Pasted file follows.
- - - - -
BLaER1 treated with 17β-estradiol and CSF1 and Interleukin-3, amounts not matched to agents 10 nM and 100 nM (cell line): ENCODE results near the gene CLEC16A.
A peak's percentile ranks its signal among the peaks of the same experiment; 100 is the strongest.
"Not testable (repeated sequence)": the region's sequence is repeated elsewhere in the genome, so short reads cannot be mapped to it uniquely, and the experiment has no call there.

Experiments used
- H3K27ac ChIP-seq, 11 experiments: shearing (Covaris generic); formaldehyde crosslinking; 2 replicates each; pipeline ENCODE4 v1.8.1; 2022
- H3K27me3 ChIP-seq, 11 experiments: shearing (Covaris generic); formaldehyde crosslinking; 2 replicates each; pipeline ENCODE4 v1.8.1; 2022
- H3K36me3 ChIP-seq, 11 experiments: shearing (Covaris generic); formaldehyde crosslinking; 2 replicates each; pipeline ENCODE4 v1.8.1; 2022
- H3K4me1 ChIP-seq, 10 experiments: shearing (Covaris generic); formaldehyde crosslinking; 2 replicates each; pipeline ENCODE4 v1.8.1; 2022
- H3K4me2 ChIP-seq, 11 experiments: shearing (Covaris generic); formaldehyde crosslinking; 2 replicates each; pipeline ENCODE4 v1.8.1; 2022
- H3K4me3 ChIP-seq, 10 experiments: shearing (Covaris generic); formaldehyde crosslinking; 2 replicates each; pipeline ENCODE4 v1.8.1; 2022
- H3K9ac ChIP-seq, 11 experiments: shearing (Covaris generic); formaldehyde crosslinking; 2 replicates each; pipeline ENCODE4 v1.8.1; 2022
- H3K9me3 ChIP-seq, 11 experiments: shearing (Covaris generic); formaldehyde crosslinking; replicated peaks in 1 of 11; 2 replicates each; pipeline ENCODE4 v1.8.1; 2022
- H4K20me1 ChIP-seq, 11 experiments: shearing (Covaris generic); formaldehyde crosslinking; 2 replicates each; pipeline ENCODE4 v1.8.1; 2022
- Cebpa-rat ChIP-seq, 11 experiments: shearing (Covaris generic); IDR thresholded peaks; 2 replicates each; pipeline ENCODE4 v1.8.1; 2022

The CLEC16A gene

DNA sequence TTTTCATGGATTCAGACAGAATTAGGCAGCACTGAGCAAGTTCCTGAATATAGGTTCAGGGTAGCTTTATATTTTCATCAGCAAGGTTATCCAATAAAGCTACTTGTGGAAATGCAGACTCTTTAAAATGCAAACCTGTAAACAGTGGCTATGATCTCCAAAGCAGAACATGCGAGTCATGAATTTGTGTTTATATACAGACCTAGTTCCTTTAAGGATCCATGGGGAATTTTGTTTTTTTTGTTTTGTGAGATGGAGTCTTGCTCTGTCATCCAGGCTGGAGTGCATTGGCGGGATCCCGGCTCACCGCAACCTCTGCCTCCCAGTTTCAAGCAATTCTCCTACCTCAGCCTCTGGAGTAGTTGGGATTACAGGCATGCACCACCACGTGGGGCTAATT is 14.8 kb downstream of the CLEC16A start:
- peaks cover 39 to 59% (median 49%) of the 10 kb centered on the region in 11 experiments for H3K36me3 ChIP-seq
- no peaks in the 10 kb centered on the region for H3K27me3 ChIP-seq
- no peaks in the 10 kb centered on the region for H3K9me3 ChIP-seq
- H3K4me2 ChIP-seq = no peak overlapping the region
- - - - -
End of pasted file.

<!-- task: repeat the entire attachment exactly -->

BLaER1 treated with 17β-estradiol and CSF1 and Interleukin-3, amounts not matched to agents 10 nM and 100 nM (cell line): ENCODE results near the gene CLEC16A.
A peak's percentile ranks its signal among the peaks of the same experiment; 100 is the strongest.
"Not testable (repeated sequence)": the region's sequence is repeated elsewhere in the genome, so short reads cannot be mapped to it uniquely, and the experiment has no call there.

Experiments used
- H3K27ac ChIP-seq, 11 experiments: shearing (Covaris generic); formaldehyde crosslinking; 2 replicates each; pipeline ENCODE4 v1.8.1; 2022
- H3K27me3 ChIP-seq, 11 experiments: shearing (Covaris generic); formaldehyde crosslinking; 2 replicates each; pipeline ENCODE4 v1.8.1; 2022
- H3K36me3 ChIP-seq, 11 experiments: shearing (Covaris generic); formaldehyde crosslinking; 2 replicates each; pipeline ENCODE4 v1.8.1; 2022
- H3K4me1 ChIP-seq, 10 experiments: shearing (Covaris generic); formaldehyde crosslinking; 2 replicates each; pipeline ENCODE4 v1.8.1; 2022
- H3K4me2 ChIP-seq, 11 experiments: shearing (Covaris generic); formaldehyde crosslinking; 2 replicates each; pipeline ENCODE4 v1.8.1; 2022
- H3K4me3 ChIP-seq, 10 experiments: shearing (Covaris generic); formaldehyde crosslinking; 2 replicates each; pipeline ENCODE4 v1.8.1; 2022
- H3K9ac ChIP-seq, 11 experiments: shearing (Covaris generic); formaldehyde crosslinking; 2 replicates each; pipeline ENCODE4 v1.8.1; 2022
- H3K9me3 ChIP-seq, 11 experiments: shearing (Covaris generic); formaldehyde crosslinking; replicated peaks in 1 of 11; 2 replicates each; pipeline ENCODE4 v1.8.1; 2022
- H4K20me1 ChIP-seq, 11 experiments: shearing (Covaris generic); formaldehyde crosslinking; 2 replicates each; pipeline ENCODE4 v1.8.1; 2022
- Cebpa-rat ChIP-seq, 11 experiments: shearing (Covaris generic); IDR thresholded peaks; 2 replicates each; pipeline ENCODE4 v1.8.1; 2022

The CLEC16A gene

DNA sequence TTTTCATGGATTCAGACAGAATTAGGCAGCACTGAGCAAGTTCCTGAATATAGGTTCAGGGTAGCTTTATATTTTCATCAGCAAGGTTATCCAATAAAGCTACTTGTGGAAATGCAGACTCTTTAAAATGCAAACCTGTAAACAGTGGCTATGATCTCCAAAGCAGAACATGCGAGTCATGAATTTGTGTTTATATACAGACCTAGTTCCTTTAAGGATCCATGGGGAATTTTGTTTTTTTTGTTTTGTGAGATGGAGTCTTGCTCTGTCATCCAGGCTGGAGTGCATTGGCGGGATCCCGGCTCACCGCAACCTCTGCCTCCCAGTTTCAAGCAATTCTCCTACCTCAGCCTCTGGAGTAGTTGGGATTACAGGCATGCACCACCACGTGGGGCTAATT is 14.8 kb downstream of the CLEC16A start:
- peaks cover 39 to 59% (median 49%) of the 10 kb centered on the region in 11 experiments for H3K36me3 ChIP-seq
- no peaks in the 10 kb centered on the region for H3K27me3 ChIP-seq
- no peaks in the 10 kb centered on the region for H3K9me3 ChIP-seq
- H3K4me2 ChIP-seq = no peak overlapping the region